I'm watching every film on Shudder so you don't have to

I’ve been a subscriber to AMC’s Shudder service for about a year. This is a Netflix-like streaming service with a focus exclusively on horror (although for some titles, that label may be a bit of a stretch.)

At the time of this thread it’s actually my only video subscription (in the past I’ve had Netflix, Hulu, YouTube TV, Sling, PS Vue, HBO Now, and DC Universe.) That’s due to a variety of reasons, Shudder is not the be-all-end-all of course, but since I’m in this situation I’ve been ramping up my consumption of horror movies and wanted to make a thread challenging myself to finish Shudder’s library.

Insane? Yes. Will I fail? Well, yes at the goal of “finishing their catalog,” since it will always be changing. But I won’t fail at my overall goal, which is to hone my horror sensibilities and learn from as many sources as possible as I try to finish three of my own horror scripts (one short, two features.)


With that out of the way, here are the movies I’ve seen so far and what I thought.

  1. Ghostwatch (1992, dir. Lesley Manning)
    4 / 5

  2. Pulse (2001, dir. Kiyoshi Kurosawa)
    4 / 5

  3. Last Shift (2014, dir. Anthony DiBlasi)
    1 / 5

  4. Dead & Buried (1981, dir. Gary Sherman)
    4 / 5

  5. Timecrimes (2007, dir. Nacho Vigalondo)
    4 / 5

  6. Terrified (2017, dir. Demián Rugna)
    4 / 5

  7. Don’t Leave Home (2018, dir. Michael Tully)
    2 / 5

  8. The Canal (2014, dir. Ivan Kavanagh)
    4 / 5

  9. The Witch in the Window (2018, dir. Andy Mitton)
    3 / 5

  10. The Beyond (1981, dir. Lucio Fulci)
    4 / 5

  11. We Go On (2016, dir. Andy Mitton and Jesse Holland)
    4 / 5

  12. Downrange (2017, dir. Ryûhei Kitamura)
    2 / 5

  13. Hell House LLC (2015, dir. Stephen Cognetti)
    4 / 5

  14. The Awakening (2011, dir. Nick Murphy)
    3 / 5

  15. Hell House LLC II: The Abaddon Hotel (2018, dir. Stephen Cognetti)
    2 / 5

  16. Starry Eyes (2014, dir. Kevin Kölsch and Dennis Widmyer)
    4 / 5

  17. The Nightshifter (2018, dir. Dennison Ramalho)
    4 / 5

  18. Ravenous (1999, dir. Antonia Bird)
    3 / 5

  19. Belzebuth (2017, dir. Emilio Portes)
    2 / 5

  20. Hell House LLC III: Lake of Fire (2019, dir. Stephen Cognetti)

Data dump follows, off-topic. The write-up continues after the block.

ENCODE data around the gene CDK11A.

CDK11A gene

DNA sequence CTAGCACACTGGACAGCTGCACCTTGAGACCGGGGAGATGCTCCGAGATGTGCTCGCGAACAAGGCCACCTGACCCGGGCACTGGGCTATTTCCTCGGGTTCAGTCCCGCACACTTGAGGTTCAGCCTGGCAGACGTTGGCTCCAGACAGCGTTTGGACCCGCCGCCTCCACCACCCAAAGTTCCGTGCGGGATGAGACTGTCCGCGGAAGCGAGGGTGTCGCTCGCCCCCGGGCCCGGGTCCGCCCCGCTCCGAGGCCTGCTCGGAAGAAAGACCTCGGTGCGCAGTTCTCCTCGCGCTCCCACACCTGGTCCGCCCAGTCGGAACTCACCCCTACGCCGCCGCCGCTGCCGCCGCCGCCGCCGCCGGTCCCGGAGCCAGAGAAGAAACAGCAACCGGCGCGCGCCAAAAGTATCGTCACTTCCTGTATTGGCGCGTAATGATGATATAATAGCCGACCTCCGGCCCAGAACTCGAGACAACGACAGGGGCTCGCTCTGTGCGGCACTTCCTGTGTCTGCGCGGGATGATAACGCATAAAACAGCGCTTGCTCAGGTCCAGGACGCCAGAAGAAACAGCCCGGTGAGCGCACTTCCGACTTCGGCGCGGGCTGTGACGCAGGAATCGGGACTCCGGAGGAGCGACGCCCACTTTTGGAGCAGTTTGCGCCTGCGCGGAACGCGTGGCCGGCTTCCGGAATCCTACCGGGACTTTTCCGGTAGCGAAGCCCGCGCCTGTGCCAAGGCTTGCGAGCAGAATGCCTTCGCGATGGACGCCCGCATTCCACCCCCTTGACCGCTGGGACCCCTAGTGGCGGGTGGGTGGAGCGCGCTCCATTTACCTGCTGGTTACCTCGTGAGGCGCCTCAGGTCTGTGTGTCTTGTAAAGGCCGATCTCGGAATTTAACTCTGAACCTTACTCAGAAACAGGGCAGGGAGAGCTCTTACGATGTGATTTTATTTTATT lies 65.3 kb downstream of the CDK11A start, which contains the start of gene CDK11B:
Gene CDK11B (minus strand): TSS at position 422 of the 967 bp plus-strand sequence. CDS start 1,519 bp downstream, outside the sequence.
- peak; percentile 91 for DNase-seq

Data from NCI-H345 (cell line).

1 / 5

  21. Haunt (2019, dir. Scott Beck and Bryan Woods)
    3 / 5

  22. Bliss (2019, dir. Joe Begos)
    3 / 5

  23. Dogs Don’t Wear Pants (2019, dir. Jukka-Pekka Valkeapää)
    4 / 5

  24. One Cut of the Dead (2017, dir. Shinichiro Ueda)
    4.5 / 5

  25. Empathy, Inc. (2018, dir. Yedidya Gorsetman)
    4 / 5

  26. Four Hands (2017, dir. Oliver Kienle)
    3 / 5

  27. The Room (2019, dir. Christian Volckman)
    2 / 5


There’s some things on Shudder I’ve seen elsewhere and have probably reviewed before, so will work later on correlating those.

I’m probably the only one here with a Shudder sub lol. Oh well haha. :man_shrugging:

Shame this is the only way to watch Mandy streaming. I’ve always wanted to see that movie. It’s likely Color out of Space will likely be the same.

1 Like

I’ve seen none of those films. :thinking:

What do you think of Heathers and Creepshow?

Parasomnia (2008, dir. William Malone)

I actually like director William Mallone’s remake of House on Haunted Hill. It was one of the first R-rated horror movies I happened to watch as a kid, and I still think some of the sequences hold up well today. However, when I went to watch his follow-up movie Feardotcom… well… I didn’t have as kind a view. Seriously, Feardotcom is one of the worst horror movies ever…

This dichotomy fascinated me, as did learning he eventually made another horror film – 2008’s Parasomnia. What interested me even more was the use of imagery drawn from Zdzisław Beksiński’s deeply unsettling (and awesome) art.